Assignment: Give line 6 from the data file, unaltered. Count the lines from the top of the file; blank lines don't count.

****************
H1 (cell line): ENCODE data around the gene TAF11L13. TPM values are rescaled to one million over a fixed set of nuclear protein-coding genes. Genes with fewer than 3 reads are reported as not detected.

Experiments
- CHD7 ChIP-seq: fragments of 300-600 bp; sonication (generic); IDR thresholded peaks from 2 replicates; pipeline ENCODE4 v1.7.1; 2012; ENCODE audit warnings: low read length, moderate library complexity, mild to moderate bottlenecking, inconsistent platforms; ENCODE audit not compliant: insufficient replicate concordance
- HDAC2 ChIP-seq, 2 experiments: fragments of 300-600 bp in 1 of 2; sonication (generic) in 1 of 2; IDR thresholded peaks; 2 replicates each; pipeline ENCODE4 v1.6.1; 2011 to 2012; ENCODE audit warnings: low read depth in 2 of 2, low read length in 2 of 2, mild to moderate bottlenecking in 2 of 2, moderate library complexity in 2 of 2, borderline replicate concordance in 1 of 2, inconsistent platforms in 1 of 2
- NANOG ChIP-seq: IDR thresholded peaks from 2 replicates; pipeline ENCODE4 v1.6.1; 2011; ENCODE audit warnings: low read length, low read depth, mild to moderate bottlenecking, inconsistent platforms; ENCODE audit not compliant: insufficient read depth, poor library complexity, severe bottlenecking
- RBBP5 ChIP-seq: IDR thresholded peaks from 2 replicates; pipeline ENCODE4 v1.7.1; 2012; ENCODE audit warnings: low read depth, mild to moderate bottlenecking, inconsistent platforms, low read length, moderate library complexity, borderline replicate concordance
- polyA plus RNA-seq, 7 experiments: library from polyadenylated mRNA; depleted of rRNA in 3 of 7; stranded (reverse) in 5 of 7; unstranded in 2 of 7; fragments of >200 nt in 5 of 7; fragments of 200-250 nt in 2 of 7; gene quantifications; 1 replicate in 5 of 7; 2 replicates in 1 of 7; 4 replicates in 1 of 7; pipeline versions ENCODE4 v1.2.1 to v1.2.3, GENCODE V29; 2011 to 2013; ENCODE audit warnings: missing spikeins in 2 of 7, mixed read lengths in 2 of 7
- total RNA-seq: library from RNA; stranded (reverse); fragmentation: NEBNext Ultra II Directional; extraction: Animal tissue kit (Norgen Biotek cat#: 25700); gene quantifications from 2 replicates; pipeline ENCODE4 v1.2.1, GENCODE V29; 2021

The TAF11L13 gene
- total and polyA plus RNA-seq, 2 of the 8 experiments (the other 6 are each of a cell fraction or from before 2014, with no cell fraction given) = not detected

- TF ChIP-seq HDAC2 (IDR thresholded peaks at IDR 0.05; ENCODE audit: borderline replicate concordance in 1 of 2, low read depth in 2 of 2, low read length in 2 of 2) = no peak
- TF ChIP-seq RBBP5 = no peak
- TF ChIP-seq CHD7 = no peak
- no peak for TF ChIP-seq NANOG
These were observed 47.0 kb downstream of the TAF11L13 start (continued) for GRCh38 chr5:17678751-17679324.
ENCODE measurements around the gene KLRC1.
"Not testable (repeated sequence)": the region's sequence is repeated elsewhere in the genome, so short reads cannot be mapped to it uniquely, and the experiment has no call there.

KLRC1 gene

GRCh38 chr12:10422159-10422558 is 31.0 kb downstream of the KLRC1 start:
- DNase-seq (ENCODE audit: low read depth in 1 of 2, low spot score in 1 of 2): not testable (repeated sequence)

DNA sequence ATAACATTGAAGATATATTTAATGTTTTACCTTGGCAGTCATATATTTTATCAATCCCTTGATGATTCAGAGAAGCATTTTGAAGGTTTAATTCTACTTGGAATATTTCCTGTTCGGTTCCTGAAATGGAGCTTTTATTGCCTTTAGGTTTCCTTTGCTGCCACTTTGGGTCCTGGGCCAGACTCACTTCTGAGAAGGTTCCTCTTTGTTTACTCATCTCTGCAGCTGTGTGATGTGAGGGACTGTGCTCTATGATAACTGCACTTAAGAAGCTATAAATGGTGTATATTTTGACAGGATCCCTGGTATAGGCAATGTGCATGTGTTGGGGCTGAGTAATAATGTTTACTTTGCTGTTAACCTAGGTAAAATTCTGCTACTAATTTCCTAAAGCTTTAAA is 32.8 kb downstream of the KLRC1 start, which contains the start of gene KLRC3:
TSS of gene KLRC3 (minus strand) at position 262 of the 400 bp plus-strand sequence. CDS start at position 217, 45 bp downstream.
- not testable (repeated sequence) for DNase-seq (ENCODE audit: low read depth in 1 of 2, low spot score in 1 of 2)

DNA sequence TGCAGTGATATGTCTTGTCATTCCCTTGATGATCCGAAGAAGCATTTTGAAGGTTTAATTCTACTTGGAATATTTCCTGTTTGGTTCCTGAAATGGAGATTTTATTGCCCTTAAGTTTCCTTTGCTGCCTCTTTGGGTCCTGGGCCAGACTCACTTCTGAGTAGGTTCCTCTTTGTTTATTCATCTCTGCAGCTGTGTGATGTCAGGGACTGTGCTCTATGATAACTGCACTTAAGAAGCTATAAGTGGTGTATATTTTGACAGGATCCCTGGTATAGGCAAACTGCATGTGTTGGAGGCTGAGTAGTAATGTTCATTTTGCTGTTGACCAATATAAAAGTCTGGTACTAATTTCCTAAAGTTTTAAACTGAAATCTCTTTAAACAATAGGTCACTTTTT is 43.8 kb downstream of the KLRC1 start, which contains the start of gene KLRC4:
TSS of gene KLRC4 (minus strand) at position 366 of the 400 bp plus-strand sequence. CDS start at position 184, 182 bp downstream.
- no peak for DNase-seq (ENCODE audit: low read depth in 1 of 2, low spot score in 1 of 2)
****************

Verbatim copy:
- RBBP5 ChIP-seq: IDR thresholded peaks from 2 replicates; pipeline ENCODE4 v1.7.1; 2012; ENCODE audit warnings: low read depth, mild to moderate bottlenecking, inconsistent platforms, low read length, moderate library complexity, borderline replicate concordance